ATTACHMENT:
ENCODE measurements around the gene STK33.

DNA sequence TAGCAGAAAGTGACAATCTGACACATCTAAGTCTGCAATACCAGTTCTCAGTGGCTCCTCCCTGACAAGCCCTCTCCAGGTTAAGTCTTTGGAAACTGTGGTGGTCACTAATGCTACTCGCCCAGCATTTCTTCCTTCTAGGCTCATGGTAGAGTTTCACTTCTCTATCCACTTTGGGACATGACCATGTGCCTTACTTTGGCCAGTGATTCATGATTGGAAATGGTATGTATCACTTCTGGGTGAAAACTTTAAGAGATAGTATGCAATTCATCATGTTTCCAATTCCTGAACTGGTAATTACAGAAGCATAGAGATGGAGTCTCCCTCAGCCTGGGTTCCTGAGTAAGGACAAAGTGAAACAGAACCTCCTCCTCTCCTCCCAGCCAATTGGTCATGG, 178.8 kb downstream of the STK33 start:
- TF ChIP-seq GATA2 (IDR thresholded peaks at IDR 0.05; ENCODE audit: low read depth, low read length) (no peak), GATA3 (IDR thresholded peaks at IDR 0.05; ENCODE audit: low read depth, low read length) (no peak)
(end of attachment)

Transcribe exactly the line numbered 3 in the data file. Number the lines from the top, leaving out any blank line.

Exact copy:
- TF ChIP-seq GATA2 (IDR thresholded peaks at IDR 0.05; ENCODE audit: low read depth, low read length) (no peak), GATA3 (IDR thresholded peaks at IDR 0.05; ENCODE audit: low read depth, low read length) (no peak)